arise automatically as a result of the recursive structure of the task and the continuous nature of the SRN's state space. Elman also introduces a new graphical technique for study- ing network behavior based on principal components analysis. He shows that sentences with multiple levels of embedding produce state space trajectories with an intriguing self- similar structure. The development and shape of a recurrent network's state space is the subject of Pollack's paper, the most provocative in this collection. Pollack looks more closely at a connectionist network as a continuous dynamical system. He describes a new type of machine learning phenomenon: induction by phase transition. He then shows that under certain conditions, the state space created by these machines can have a fractal or chaotic structure, with a potentially infinite number of states. This is graphically illustrated using a higher-order recurrent network trained to recognize various regular languages over binary strings. Finally, Pollack suggests that it might be possible to exploit the fractal dynamics of these systems to achieve a generative capacity beyond that of finite-state machines.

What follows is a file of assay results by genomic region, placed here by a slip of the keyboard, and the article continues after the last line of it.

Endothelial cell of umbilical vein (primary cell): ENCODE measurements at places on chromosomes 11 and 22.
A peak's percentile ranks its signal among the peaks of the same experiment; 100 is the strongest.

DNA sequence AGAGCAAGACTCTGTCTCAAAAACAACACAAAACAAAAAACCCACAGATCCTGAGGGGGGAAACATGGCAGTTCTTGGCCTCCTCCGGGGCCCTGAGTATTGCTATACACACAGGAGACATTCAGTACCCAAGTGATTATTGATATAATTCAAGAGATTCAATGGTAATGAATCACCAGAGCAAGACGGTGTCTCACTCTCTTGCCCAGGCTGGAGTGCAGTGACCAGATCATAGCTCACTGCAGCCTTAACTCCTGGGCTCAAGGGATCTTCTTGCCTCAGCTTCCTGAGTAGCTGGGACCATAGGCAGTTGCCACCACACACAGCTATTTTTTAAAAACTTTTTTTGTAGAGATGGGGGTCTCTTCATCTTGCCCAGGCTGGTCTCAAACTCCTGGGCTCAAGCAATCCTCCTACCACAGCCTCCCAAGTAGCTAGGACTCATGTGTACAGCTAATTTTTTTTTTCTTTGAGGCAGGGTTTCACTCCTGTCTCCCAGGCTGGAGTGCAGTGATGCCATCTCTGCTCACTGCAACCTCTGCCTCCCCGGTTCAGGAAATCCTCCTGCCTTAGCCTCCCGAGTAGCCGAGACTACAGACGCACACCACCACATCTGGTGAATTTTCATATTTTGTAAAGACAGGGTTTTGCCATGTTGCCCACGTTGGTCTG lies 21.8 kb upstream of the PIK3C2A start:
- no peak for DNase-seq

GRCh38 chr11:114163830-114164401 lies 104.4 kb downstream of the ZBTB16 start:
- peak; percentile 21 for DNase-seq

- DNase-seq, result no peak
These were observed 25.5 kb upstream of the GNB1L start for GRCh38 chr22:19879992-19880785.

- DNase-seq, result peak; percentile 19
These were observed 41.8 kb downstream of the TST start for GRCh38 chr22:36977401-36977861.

Learning Automata from Ordered Examples.- SLUG: A Connectionist Architecture for Inferring the Structure of Finite-State Environments.- Graded State Machines: The Representation of Temporal Contingencies in Simple Recurrent Networks.- Distributed Representations, Simple Recurrent Networks, and Grammatical Structure.- The Induction of Dynamical Recognizers.
Series: The Springer International Series in Engineering and Computer Science
Number Of Pages: 149
Published: December 2009
Country of Publication: NL
Dimensions (cm): 23.5 x 15.5
Weight (kg): 0.88